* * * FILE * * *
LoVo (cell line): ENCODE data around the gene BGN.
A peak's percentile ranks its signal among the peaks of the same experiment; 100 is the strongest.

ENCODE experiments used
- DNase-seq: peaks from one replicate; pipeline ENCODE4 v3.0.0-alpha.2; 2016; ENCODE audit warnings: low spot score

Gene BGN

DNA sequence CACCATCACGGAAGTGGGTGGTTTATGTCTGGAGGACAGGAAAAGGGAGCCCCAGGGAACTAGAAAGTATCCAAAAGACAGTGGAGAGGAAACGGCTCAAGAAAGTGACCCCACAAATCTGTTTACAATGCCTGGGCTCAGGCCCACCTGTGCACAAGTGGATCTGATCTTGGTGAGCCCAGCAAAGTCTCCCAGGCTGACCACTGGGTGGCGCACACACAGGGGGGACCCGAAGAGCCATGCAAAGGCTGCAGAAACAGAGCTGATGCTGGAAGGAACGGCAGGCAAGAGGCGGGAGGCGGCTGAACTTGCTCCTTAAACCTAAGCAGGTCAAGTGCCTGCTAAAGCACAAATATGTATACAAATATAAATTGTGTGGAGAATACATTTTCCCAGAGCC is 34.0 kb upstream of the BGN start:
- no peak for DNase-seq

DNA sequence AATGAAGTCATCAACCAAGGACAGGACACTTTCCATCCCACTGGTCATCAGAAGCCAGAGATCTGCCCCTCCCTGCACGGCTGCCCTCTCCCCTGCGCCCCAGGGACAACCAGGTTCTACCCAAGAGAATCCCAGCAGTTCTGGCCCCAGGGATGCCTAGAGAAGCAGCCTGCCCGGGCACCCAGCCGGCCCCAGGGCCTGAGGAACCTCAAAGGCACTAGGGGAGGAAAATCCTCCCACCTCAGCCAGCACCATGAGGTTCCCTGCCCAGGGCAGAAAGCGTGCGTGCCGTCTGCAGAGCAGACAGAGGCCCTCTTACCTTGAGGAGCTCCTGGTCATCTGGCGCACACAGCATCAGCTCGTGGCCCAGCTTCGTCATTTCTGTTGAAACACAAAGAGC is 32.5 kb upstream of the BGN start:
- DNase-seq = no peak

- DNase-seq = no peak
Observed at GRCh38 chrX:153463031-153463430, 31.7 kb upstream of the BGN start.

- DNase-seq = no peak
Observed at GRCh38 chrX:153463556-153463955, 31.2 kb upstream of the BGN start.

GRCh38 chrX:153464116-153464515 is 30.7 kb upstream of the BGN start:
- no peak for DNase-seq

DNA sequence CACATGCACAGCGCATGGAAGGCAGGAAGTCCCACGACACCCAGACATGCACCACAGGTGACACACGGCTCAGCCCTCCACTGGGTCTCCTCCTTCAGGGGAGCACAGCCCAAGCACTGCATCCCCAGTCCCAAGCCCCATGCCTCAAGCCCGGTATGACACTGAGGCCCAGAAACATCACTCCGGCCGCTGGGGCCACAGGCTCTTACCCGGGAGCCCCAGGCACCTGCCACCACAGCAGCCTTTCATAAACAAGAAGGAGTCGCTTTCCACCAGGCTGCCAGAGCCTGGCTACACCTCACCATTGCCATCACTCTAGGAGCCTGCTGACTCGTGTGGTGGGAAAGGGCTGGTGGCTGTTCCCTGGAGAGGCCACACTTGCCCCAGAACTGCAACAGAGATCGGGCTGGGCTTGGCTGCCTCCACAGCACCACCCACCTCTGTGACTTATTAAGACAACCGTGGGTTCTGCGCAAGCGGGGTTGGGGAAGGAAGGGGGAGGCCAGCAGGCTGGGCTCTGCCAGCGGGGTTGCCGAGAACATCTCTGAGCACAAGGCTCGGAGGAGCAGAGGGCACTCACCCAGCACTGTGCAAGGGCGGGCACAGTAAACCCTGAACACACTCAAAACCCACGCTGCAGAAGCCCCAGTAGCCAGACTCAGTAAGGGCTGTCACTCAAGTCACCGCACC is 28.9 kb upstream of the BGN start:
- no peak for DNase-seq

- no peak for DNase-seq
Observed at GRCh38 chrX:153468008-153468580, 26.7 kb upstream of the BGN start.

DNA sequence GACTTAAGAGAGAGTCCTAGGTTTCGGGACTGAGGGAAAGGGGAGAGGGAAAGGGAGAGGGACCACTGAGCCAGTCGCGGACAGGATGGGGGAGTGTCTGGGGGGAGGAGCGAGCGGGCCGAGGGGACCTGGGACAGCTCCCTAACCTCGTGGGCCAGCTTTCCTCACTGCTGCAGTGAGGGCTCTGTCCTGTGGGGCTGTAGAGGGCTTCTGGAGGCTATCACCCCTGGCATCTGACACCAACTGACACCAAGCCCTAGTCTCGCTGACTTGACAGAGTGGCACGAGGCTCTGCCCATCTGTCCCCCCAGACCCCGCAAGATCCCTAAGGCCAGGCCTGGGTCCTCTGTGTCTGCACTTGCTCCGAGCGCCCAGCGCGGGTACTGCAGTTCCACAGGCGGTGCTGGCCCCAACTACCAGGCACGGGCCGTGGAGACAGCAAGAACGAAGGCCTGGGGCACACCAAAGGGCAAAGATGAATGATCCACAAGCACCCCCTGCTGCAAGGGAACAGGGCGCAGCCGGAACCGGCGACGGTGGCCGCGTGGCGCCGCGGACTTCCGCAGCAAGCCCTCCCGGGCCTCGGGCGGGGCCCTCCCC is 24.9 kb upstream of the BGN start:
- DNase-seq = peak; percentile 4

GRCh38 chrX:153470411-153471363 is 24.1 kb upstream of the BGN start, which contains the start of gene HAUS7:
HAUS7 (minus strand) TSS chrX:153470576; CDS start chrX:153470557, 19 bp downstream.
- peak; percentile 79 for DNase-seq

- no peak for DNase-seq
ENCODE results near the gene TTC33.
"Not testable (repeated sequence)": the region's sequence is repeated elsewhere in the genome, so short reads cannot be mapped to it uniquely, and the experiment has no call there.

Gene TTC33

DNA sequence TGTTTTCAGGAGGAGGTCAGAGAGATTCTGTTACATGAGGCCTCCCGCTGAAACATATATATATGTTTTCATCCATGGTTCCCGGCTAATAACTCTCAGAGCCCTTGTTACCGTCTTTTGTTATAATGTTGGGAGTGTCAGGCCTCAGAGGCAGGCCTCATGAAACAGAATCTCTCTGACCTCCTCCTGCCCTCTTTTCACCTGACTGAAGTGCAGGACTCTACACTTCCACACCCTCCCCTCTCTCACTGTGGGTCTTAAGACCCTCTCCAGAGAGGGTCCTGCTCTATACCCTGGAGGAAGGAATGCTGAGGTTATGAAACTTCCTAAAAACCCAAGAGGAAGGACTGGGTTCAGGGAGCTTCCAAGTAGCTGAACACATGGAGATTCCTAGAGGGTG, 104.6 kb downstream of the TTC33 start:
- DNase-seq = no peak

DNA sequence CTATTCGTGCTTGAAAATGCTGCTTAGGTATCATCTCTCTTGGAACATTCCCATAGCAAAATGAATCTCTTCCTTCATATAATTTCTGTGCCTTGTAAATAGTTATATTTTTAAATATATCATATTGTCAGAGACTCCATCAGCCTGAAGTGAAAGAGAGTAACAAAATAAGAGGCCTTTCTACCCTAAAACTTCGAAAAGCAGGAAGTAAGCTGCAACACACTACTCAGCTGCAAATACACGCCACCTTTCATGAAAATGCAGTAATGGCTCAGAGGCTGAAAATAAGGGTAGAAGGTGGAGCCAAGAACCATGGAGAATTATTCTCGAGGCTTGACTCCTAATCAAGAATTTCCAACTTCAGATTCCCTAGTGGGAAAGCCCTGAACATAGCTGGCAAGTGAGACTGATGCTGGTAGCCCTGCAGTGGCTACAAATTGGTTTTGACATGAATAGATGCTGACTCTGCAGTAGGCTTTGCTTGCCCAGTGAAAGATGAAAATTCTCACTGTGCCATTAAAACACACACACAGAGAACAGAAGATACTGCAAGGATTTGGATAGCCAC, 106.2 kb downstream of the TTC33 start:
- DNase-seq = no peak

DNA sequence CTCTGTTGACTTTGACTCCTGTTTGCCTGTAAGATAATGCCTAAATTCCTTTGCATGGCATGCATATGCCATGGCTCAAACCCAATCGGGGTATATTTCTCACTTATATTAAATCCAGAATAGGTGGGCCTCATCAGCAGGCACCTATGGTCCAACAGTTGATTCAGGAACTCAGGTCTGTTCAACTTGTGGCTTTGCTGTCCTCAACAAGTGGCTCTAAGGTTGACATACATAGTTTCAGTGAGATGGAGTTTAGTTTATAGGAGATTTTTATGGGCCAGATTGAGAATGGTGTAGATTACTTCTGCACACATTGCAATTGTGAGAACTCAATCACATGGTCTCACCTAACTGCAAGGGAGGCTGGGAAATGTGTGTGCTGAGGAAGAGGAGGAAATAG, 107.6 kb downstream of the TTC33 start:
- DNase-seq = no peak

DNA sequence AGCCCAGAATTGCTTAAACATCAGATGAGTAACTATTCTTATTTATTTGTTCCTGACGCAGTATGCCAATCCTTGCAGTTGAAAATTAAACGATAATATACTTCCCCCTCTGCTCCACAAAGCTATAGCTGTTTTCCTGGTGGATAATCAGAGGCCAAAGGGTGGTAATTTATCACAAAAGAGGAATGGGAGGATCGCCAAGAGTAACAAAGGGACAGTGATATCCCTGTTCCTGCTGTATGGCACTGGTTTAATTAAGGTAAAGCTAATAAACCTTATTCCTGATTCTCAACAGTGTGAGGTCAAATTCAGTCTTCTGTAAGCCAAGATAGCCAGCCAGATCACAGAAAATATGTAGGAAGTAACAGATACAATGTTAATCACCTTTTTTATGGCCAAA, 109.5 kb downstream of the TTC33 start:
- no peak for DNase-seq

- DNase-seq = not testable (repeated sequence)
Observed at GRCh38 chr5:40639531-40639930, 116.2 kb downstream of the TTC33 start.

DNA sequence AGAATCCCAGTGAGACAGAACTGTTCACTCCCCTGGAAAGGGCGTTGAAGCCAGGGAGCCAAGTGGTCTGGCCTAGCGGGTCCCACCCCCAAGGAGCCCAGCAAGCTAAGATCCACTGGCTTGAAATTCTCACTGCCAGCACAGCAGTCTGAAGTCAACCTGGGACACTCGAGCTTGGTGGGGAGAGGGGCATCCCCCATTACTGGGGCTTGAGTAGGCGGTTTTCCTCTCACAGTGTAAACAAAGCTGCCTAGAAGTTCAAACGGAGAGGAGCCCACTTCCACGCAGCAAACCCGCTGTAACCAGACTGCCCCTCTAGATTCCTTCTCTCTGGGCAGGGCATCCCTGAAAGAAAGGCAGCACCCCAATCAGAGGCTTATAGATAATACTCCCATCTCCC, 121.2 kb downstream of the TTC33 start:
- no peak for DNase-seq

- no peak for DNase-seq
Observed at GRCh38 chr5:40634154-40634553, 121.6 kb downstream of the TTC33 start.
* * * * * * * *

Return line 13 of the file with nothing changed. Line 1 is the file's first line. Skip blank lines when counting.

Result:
Observed at GRCh38 chrX:153463556-153463955, 31.2 kb upstream of the BGN start.